I realize how easy it is for the world at large to naturally assume that all adults of a certain age are parents of some kind. There’s nothing to indicate otherwise. And that’s part of the difficulty in trying to explain the Infertile’s experience of living in a parallel universe.

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18 Responses

  1. Chrissy

    December 29, 2007 4:18 pm

    I am beginning to think that the only way to avoid situations like this is to invent a universal stamp for the forehead that clearly states “no children, but not for a lack of trying” so people could hopefully avoid making assumptions.

  2. Lori

    December 29, 2007 5:33 pm

    That is one bittersweet universe to inhabit.

    Touching post, PJ.

    I’m making a virtual honey/whisky/lemon concoction and sending your way.

  3. Irish Girl

    December 29, 2007 6:33 pm

    I’ve had that happen to me while caring for the kids in our life. It is a strange feeling when someone assumes they’re mine, I guess like having a brief glimpse into motherhood. Secretly I hold on to those moments too. But then it stings and I wish it hadn’t happened at all.

    Glad you made it home safe. Feel better soon.

  4. loribeth

    December 29, 2007 9:34 pm

    I’ve had a few moments like that, mostly with our nephews. I remember taking them to a restaurant, & the younger one diving beneath the table to retrieve a dropped toy. As I hissed, “Adam! Get up, it’s filthy down there!” I can remember thinking that everyone was going to think this was MY kid & I was responsible for his behaviour, lol.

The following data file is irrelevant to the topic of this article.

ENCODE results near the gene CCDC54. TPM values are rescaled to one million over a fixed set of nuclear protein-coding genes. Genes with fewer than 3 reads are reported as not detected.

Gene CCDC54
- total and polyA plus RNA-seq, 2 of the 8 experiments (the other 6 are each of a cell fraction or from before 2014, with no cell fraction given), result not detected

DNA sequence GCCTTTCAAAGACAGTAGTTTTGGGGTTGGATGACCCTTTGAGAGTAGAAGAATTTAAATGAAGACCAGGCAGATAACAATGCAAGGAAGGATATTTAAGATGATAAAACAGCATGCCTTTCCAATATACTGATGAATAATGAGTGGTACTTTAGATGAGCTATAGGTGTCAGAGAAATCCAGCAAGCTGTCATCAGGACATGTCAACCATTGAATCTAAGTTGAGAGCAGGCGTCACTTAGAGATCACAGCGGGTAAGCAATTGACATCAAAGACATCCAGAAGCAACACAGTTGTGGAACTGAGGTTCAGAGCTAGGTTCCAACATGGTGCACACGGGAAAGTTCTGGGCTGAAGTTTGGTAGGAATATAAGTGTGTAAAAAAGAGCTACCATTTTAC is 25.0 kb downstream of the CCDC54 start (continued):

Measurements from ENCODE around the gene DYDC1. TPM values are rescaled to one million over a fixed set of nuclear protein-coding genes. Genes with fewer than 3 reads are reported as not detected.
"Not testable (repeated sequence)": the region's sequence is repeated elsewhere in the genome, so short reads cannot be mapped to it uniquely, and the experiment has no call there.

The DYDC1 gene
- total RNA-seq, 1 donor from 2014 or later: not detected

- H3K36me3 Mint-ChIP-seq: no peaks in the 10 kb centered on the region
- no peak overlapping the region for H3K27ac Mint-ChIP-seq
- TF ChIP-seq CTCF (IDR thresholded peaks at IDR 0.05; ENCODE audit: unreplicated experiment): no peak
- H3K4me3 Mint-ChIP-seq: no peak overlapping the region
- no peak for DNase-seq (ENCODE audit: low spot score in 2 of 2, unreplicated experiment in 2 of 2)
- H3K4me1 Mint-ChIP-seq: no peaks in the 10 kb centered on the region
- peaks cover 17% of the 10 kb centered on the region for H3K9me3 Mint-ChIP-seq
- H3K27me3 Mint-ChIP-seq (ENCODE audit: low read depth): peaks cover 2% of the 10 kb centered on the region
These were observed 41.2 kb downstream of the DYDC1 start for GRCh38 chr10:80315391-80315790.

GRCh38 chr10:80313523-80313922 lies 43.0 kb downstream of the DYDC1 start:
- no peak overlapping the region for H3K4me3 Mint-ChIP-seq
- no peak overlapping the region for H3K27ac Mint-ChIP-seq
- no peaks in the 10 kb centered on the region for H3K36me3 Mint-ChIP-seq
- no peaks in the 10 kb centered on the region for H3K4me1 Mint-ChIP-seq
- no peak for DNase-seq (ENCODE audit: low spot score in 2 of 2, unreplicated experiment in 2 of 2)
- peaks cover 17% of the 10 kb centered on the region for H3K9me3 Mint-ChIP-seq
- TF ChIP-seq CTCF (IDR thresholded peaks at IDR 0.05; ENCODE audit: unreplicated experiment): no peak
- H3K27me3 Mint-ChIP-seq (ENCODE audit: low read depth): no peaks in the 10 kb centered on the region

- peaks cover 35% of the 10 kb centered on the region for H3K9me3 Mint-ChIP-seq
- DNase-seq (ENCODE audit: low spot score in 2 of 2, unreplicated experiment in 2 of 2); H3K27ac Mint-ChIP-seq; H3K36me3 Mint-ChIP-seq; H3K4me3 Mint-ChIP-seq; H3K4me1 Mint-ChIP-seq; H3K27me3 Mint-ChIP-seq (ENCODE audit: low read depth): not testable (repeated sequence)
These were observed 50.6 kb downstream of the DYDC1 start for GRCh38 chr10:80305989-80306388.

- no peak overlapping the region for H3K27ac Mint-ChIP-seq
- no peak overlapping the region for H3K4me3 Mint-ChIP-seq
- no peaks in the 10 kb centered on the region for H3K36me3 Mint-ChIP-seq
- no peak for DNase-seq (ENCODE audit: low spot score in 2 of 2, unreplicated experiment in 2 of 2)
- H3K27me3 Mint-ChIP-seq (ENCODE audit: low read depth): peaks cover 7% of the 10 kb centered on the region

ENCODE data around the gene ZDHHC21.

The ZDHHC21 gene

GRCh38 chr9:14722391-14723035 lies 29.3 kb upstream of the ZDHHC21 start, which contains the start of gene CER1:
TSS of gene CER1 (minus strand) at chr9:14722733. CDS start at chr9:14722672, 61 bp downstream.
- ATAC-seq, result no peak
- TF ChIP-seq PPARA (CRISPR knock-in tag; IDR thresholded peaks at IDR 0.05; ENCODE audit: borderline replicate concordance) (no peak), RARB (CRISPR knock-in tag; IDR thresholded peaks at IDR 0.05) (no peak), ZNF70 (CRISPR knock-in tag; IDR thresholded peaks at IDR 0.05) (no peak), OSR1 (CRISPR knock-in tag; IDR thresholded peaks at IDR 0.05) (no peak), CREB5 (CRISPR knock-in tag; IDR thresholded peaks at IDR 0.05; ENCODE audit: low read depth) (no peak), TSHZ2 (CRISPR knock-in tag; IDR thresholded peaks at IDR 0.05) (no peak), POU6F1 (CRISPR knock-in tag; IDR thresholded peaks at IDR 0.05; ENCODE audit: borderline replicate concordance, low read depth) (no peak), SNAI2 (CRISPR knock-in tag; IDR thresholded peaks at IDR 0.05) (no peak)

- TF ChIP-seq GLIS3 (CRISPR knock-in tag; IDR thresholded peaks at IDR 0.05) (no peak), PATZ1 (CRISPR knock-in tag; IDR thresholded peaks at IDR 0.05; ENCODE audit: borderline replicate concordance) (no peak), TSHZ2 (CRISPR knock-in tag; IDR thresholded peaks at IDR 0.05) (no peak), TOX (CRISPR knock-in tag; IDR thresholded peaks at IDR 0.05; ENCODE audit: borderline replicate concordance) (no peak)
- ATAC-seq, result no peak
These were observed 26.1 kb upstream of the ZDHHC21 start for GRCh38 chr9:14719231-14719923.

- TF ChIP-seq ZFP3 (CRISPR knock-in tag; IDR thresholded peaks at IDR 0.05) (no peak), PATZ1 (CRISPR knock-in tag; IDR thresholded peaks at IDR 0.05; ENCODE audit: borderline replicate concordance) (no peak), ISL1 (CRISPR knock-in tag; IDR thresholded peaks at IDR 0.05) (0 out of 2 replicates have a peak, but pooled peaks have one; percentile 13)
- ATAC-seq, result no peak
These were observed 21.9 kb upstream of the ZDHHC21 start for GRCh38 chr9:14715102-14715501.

Welcome back! (I also have a Christmas cold.)

  5. melissa a

    December 30, 2007 1:48 am

    I was directed to your site from the NY Times responses to the fertility diet responses. Thank you! I consider myself an articulate person, but often times I draw a complete blank in putting words to the feelings of not being able to have a child. I just wanted to say that discovering your blog has been very timely and helpful for me and to encourage you to keep writing.

    • Pamela Jeanne

      December 30, 2007 3:29 pm

      Dear Melissa,
      Thank you for your comment. It feels good to know that I’m helping others who are also struggling to make sense of infertility — in whatever little way I can. Wishing you strength and peace. PJ

  6. Deathstar

    December 30, 2007 2:08 am